Primary Colors is the riveting story of a governor-from-a-small-state’s quest for the presidency, and a jaded Beltway insider’s search for a leader to believe in. Spending nearly a year on the New York Times bestseller list, this blockbuster novel has sold well over one million copies.
Primary Colors offers a richly detailed look at life on the political stump. As former congressional aide Henry Burton is dazzled and lured into presidential hopeful Jack Stanton’s fledgling campaign, he becomes a cog in Stanton’s unstoppable political machine. Burton illuminates, through his actions and observations, the sometimes seamy, sometimes steamy and sometimes surprisingly noble ascent to the presidency.
Filled with spin doctors, power brokers, and loyal followers, this story of a presidential race spans the spectrum from bedroom farce to high moral drama. Narrated with commanding presence by Peter Francis James, Primary Colors paints such an authentic picture of national politics that it’s become one of the most talked-about political novels.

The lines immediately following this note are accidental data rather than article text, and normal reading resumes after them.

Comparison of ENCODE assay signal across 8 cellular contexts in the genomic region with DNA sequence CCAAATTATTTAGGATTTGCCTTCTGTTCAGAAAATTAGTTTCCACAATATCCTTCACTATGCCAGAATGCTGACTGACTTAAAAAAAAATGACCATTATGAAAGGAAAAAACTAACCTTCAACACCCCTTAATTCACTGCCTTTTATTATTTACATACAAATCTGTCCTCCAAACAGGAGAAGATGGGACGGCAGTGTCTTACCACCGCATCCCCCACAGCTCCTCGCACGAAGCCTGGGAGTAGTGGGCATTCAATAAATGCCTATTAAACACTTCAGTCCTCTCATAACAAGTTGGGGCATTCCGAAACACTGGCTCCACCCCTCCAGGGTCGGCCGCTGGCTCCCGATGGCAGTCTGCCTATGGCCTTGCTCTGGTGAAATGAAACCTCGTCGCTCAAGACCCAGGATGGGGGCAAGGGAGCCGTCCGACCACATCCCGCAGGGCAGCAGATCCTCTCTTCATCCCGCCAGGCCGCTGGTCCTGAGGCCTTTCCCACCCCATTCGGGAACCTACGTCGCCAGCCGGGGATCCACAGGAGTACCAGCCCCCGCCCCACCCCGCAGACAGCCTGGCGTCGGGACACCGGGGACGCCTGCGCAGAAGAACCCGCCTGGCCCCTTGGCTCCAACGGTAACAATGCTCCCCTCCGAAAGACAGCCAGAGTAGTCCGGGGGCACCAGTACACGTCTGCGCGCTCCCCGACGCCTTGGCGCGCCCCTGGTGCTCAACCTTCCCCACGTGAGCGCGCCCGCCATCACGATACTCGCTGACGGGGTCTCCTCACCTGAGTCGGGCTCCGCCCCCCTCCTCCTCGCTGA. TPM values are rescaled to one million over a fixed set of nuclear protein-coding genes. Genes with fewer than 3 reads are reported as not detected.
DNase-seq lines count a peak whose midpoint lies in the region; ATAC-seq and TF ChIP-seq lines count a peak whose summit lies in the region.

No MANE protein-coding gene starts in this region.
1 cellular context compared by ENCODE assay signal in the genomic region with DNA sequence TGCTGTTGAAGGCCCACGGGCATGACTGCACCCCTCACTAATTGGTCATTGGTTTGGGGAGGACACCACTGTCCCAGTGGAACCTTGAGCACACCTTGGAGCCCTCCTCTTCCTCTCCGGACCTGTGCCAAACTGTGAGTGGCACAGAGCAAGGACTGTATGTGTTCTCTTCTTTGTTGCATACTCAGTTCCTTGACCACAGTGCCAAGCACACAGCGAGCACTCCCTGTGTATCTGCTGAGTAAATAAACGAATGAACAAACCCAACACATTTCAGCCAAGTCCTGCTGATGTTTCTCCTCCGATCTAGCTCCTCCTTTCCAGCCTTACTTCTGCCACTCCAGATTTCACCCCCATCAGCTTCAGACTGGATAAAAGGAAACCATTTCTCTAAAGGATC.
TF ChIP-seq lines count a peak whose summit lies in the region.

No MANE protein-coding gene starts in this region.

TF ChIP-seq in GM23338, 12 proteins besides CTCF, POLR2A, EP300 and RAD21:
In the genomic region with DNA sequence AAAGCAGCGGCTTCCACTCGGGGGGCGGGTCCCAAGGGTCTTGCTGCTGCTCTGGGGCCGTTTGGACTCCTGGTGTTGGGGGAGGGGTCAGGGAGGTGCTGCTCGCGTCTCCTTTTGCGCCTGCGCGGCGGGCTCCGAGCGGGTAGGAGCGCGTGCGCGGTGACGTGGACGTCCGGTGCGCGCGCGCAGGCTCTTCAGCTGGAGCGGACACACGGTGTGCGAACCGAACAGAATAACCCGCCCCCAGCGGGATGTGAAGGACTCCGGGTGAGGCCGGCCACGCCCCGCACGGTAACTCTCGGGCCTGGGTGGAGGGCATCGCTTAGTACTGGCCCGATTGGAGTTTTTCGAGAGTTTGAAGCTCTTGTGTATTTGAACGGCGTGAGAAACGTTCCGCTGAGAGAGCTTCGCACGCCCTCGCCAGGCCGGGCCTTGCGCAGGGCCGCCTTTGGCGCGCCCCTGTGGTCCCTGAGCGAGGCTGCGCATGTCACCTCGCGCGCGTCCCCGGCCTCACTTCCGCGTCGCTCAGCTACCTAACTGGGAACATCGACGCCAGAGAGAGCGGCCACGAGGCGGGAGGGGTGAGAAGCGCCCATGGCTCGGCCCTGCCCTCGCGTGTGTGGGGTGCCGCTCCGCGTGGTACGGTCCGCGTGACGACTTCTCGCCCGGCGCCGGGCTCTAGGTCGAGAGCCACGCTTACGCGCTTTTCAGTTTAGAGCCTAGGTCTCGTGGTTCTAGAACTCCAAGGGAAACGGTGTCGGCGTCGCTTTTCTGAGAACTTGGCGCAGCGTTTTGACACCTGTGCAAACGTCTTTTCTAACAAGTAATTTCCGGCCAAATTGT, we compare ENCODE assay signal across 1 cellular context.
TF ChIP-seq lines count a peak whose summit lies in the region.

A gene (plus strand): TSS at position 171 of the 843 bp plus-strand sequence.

20. The Company: A Novel of the CIA by Robert Littell
I have been a fan of spy novels since I discovered Tom Clancy and Jack Ryan, but this book seems more “real.” The featured characters are all fictional, but they live in a world of real-life historical figures.
This is book spans over 40 years and takes place from just after World War II through the Reagan/Bush years.
I enjoyed the more real world aspects of The Company as well as the long-term story telling as opposed to a Dan Brown book that takes place over hours or at most a few days.
I have never bought an audio book just because of the narrator, but I own a lot of Scott Brick books and he is one of my favorites.
Publishers Weekly on “The Company”